For me, the wonderful ‘Scène d’Amour’ is the highlight of the whole work. What a marvellously atmospheric orchestrator Berlioz was! In this movement his skills as an orchestrator, his melodic gifts and his harmonic genius are all displayed at their greatest. Toscanini conjures a loving, highly atmospheric performance. I have to say, though, that I think Sir Colin is even finer here and not just as a result if up to date recorded sound. His speeds are slower but beneficially so, I think. In particular, when the main adagio is reached (disc 1, track 8, 8’36") I believe Toscanini is just a bit too quick. Davis takes a full three minutes longer from this point to the end of the movement and conveys marvellously not just the emotions of the two young lovers but also the sense of a warm, starlit Italian night, the air scented with jasmine. This is not to say that Toscanini’s rendition will disappoint but I think he is perhaps just a little too clear-eyed here.

The following movement, the ‘Queen Mab Scherzo’, has interest in its own right. The performance of Romeo was issued on records by RCA but it was incomplete. Toscanini refused to sanction the release of this one movement on account of some fluffs by the horns. In fact, RCA made something of a virtue of this in their publicity at the time, citing the Maestro’s refusal to issue a flawed performance as a sign of quality and artistic integrity. (The publicity material is quoted in Joseph Horowitz’s book, Understanding Toscanini, p.277) The work was eventually re-released complete by RCA with the addition of a 1951 take of the ‘Queen Mab’ scherzo. However, for this issue Guild have restored the 1947 account, having repaired the faulty horn notes by inserting correct notes (precisely how they have done this and how many notes were inserted and where is not vouchsafed but I don’t think this matters much; only the most demanding of purists would object to this minor bit of editing.)

Returning to the music, the second concert was completed by a performance of Scene six from The Damnation of Faust. Again, I suspect that this was a work which was unfamiliar to most people at the time, at least in its complete form though the liner notes record that Toscanini gave some complete (and staged) performances in the early twentieth century – but not in the USA.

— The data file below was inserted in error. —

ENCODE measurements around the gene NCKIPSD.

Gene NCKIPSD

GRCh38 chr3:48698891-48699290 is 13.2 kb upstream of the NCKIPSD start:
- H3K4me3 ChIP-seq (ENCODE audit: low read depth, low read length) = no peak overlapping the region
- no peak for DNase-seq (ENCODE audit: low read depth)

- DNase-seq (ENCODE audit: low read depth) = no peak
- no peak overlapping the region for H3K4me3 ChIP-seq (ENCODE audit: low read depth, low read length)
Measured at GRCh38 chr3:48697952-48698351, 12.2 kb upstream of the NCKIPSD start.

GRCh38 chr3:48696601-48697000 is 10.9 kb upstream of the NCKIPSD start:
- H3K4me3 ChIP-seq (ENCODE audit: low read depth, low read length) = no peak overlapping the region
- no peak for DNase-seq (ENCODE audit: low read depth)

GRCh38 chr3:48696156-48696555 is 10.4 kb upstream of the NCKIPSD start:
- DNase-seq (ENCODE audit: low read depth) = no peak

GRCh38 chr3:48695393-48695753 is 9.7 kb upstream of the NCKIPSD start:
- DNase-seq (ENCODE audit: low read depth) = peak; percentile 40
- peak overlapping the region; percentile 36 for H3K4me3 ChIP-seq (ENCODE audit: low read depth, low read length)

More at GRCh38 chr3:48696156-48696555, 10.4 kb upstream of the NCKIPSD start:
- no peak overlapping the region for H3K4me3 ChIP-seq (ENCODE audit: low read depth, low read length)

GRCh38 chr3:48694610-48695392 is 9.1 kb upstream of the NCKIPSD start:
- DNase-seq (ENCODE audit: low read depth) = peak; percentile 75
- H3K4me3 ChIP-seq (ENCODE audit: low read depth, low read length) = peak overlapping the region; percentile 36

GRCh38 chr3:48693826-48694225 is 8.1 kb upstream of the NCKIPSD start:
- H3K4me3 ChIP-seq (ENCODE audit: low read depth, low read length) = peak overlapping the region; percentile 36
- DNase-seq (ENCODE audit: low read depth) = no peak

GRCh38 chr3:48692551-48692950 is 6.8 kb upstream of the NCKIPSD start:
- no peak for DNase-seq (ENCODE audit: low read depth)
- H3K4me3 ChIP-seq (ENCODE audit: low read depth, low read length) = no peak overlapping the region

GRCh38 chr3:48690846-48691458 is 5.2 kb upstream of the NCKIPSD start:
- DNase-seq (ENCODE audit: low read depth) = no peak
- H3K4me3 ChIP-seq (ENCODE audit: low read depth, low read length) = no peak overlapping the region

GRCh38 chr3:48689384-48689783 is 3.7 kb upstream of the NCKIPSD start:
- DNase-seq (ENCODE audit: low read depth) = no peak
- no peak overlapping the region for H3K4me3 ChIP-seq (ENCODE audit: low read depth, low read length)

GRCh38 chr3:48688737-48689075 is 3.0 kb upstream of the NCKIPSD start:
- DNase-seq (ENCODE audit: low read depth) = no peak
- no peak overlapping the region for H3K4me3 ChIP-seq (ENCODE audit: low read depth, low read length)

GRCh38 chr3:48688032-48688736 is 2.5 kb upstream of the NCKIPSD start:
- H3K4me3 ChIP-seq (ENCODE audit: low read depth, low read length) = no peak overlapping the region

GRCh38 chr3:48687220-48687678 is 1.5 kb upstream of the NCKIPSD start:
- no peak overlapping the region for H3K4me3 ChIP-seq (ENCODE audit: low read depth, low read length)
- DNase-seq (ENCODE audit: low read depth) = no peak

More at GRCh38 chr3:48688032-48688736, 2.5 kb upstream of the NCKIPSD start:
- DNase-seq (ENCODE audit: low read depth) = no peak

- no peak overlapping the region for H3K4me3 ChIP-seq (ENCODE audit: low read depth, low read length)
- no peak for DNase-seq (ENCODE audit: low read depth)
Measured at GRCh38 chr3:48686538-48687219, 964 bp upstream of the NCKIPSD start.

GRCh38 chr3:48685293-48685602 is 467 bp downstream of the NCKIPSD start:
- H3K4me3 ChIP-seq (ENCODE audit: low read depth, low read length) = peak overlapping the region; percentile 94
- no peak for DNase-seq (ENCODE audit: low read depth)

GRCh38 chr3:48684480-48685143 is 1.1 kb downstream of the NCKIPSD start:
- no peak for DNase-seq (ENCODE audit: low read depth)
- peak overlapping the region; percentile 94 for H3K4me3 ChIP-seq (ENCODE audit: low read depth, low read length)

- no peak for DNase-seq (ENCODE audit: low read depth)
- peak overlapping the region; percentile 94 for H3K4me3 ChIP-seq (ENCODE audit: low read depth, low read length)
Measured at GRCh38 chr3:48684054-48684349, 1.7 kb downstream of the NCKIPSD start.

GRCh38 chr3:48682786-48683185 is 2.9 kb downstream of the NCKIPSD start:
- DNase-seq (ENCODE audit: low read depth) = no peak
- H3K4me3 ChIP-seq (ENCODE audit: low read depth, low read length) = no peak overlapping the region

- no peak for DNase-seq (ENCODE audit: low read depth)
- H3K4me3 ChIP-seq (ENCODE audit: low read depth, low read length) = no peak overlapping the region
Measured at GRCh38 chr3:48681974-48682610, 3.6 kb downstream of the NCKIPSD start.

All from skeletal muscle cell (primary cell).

The Scene comprises four musical items. First comes the short orchestral interlude depicting the glades and meadows on the banks of the Elbe. Then the American baritone, Mack Harrell (another Metropolitan Opera singer and father of the cellist, Lyn Harrell) sings the exquisite solo for Mephistopheles, ‘Voici des Roses’. Harrell has a lovely light and airy tone, just right for this piece, and his French is excellent. The succeeding ‘Chorus of Gnomes and Sylphes’ is a bit of a disappointment. The diction of the chorus is poor, even following the words I found it hard to tell what they were singing and, perversely, Guild don’t provide the texts here though the full libretto and translation is supplied for Romeo and Juliet. (I should emphasise that this was not a fault in Romeo itself.) Furthermore, the ensemble, as recorded, is a bit mushy and as a result there is little atmosphere in what is a highly atmospheric piece. By the way, the tenor who sings the little interpolations as the snoozing Faust is unnamed. It is only fair to report, however, that the orchestral playing in the concluding number, 'Dance of the Sylphs', has gossamer lightness and elfin delicacy. What a shame the audience breaks in immediately with enthusiastic applause.

The set is then completed with the inclusion of a very substantial sequence of Toscanini rehearsing Romeo and Juliet. We have nearly the whole work again. All that is missing is the ‘Scène d’Amour’ (what a pity!). Actually, there was no recording of the rehearsal of the ‘Queen Mab Scherzo’. However, for the sake of completeness Guild have included a recording of the rehearsal of ‘Queen Mab’ for the 1951 broadcast. It is surprising how few times Toscanini stops during the rehearsal. There are frequent verbal instructions or encouragements to the players, almost all of them pretty clear, but there are not too many breaks in the flow - and not one single eruption of temper! It’s very interesting to hear Toscanini at work, shaping points of detail. Having said that, I wonder how many people will want to listen through more than once. However, for the student of Toscanini or of conducting it’s a fascinating document. I was aware of more surface noise in these sequences. Guild are unable to specify the date of the rehearsal as that information was apparently unavailable to them but they do know that the venue was Studio 8H so it’s a fair assumption that what we have preserved here is the dress rehearsal.